The Voter Integrity Project of North Carolina is providing its poll watchers with forms to document their allegations. The forms instruct observers to mail the documents back to the Voter Integrity Project’s headquarters — not to the North Carolina State Board of Elections, the government agency tasked with handling allegations of voter fraud.
In their training, Voter Integrity Project of North Carolina founder Jay DeLancy referred to poll workers as “opponents.”
“People I don't trust, who will lie about all kinds of stuff, they will tell you … ‘We've seen no evidence of fraud,’” DeLancy said. “That's true, it's because they don't allow people like you to get into the polls and document it.”
DeLancy’s training starts off with psychological tips on how to deal with fear and anger and stay calm and focused on documenting voter fraud. DeLancy tells a story of seeing a voter who read their name and address off a piece of paper as an example of the kind of fraud observers should watch out for.
“Things are going to happen, if you're there long enough and if you’re at the right precinct, things are going to happen that will make you go boom,” he said in the training video.
DeLancy talks about times he lost his cool in previous elections and started yelling at polling place officials. Using military lingo, he says you can’t let your anger get the best of you, because “you become mission ineffective” when you do.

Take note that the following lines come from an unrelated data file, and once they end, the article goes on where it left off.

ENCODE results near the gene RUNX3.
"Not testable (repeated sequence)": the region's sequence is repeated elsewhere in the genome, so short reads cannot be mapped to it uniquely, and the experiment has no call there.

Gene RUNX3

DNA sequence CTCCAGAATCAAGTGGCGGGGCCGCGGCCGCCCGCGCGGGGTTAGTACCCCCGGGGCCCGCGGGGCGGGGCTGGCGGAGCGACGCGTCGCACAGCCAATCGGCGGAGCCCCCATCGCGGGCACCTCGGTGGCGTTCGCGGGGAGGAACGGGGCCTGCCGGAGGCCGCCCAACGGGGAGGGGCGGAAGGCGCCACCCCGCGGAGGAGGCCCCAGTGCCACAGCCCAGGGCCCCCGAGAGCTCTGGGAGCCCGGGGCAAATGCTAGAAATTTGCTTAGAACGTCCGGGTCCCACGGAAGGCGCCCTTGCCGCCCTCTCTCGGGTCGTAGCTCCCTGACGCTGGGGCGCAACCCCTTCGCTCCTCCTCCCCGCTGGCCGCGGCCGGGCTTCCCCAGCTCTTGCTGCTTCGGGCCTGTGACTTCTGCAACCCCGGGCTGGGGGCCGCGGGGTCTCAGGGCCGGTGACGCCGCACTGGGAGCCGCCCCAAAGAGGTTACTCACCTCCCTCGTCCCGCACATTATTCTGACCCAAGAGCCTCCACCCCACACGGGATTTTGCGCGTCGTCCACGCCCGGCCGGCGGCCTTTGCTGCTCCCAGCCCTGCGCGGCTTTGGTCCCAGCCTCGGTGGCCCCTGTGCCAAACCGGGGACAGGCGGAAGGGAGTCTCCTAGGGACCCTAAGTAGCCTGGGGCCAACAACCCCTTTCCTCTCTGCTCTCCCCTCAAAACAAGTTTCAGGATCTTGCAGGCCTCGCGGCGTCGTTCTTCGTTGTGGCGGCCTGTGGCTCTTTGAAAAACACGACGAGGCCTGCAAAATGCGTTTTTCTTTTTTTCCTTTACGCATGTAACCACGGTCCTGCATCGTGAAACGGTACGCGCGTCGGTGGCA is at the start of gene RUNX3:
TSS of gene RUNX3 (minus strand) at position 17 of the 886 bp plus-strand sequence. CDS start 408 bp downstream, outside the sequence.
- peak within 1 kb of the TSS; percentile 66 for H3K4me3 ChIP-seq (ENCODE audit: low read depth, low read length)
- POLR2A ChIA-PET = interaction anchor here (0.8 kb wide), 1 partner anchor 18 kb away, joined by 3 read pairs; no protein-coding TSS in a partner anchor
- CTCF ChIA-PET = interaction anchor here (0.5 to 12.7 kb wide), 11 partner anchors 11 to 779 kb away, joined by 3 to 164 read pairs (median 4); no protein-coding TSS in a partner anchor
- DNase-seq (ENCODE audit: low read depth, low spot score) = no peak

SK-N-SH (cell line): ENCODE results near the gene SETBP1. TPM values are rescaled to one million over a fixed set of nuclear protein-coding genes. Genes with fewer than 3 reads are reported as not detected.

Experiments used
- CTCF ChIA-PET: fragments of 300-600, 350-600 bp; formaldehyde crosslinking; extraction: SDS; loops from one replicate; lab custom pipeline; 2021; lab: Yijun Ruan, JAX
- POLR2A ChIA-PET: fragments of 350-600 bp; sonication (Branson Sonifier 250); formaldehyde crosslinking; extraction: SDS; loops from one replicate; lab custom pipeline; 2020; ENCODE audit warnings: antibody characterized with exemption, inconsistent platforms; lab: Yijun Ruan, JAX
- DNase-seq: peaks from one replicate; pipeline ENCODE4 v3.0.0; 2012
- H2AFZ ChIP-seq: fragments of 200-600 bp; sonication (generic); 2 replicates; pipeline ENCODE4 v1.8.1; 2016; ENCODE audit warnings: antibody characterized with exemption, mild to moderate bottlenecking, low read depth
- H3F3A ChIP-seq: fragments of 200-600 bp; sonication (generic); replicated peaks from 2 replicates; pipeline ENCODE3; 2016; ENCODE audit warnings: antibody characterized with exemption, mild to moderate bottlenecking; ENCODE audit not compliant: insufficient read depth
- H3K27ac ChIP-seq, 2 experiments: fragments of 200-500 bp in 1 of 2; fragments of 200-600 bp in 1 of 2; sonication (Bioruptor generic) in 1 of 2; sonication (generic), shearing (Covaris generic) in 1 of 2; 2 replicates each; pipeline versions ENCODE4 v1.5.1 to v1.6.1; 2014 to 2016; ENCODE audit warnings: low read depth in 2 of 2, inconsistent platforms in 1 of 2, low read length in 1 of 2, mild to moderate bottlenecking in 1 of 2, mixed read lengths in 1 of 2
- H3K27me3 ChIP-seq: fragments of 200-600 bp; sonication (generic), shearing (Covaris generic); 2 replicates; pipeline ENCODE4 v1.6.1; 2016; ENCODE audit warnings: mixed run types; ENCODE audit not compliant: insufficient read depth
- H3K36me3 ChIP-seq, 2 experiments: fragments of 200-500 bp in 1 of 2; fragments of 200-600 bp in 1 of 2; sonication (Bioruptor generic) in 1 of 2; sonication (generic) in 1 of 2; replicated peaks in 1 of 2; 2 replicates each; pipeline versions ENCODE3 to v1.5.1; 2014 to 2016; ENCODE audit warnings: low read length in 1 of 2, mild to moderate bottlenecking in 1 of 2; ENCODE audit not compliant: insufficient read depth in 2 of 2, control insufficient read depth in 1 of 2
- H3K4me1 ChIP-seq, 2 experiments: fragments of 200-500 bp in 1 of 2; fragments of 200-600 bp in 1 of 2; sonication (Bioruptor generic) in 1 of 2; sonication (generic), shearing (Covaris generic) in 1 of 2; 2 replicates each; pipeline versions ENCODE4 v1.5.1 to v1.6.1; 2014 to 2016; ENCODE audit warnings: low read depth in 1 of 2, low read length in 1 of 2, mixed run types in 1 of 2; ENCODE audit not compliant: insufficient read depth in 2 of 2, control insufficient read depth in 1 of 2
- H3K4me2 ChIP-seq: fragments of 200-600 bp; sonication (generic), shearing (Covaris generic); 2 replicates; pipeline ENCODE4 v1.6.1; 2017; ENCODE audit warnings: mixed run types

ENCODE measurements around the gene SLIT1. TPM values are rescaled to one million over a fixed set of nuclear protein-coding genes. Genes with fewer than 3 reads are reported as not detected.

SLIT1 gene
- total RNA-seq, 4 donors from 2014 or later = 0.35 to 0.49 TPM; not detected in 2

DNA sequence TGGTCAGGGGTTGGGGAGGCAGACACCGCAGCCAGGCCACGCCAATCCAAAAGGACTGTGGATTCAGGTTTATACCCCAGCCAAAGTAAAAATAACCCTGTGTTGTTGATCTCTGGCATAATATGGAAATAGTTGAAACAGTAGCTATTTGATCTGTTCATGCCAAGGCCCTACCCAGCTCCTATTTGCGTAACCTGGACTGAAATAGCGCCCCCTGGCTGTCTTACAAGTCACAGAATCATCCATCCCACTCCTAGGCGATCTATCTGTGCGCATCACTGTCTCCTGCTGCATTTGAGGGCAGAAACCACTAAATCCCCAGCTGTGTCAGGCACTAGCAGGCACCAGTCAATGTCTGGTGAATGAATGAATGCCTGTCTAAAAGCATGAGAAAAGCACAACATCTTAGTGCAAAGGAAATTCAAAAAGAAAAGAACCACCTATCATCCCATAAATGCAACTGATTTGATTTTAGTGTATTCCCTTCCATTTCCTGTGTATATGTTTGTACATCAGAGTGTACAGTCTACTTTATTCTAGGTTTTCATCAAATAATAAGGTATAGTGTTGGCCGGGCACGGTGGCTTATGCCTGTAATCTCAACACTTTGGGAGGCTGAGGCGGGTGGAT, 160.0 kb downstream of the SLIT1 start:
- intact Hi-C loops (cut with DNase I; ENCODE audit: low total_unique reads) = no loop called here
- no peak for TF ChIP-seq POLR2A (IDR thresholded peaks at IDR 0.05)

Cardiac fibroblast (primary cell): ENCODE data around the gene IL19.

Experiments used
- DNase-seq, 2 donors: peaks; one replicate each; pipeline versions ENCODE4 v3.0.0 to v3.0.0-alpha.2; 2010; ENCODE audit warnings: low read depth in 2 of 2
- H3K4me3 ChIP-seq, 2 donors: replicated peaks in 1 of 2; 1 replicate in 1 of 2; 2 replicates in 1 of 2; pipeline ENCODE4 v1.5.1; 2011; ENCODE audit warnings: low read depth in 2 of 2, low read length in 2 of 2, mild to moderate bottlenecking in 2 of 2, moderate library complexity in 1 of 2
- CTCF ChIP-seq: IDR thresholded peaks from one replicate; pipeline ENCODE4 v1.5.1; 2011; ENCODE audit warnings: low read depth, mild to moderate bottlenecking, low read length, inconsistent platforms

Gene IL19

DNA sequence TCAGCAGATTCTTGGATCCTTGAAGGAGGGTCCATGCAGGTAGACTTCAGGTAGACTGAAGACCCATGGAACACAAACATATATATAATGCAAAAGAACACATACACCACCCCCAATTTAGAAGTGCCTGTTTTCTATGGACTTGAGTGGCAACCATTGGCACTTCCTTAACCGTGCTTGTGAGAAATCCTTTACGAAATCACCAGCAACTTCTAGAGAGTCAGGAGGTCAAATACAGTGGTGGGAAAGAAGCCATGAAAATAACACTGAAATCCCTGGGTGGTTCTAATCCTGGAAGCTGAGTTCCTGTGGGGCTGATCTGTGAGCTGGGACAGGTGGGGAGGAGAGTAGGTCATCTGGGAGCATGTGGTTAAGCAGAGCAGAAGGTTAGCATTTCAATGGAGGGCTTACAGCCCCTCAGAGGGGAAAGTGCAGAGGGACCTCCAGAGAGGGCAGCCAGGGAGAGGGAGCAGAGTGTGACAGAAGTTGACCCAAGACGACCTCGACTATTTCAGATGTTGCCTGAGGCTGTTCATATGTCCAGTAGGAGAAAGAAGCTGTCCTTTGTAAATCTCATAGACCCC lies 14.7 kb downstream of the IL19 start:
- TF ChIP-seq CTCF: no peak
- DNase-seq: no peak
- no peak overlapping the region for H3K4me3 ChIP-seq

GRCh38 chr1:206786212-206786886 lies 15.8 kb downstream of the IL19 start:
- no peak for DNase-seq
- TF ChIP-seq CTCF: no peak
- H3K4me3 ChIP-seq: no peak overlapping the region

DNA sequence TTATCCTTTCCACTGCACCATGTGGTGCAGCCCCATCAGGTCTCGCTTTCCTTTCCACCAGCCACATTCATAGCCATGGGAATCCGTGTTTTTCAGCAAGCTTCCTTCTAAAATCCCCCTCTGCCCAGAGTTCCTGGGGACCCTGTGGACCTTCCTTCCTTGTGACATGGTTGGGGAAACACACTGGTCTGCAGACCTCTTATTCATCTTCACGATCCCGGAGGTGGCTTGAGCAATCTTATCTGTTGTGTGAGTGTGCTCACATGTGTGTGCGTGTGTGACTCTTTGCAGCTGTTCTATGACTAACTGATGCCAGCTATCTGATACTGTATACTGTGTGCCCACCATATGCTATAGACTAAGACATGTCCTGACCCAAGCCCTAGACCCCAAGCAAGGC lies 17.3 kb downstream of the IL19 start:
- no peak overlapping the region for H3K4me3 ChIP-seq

Training poll watchers for the 2020 election is just the latest endeavor by conservative organizations whose professed mission is to stop rampant voter fraud they say is occurring around the country, a problem elections experts say there is little evidence to support. Activists like Vera and DeLancy are part of a constellation of conservative voices who have taken up the mantle of “election integrity.”
The Voter Integrity Project of North Carolina and True the Vote did not respond to requests for comment.
True the Vote, which grew out of a Texas tea party group called King Street Patriots, started its operations in Harris County, Texas, home to Houston and its suburbs. The group was founded in 2009, just a year after Barack Obama became the first Democrat presidential candidate to carry the county since 1964.
The group has had volunteers comb through publicly available voter registration information to find potential fraud. Summarizing their allegations based on that search, Engelbrecht said, “Vacant lots had several voters registered on them.” She added that “An eight-bed halfway house had more than 40 voters registered at its address." In several states, volunteers can use that information, even if it’s not substantiated, to challenge the registration of an individual voter. Challenged voters then have to prove that they are in fact eligible to vote.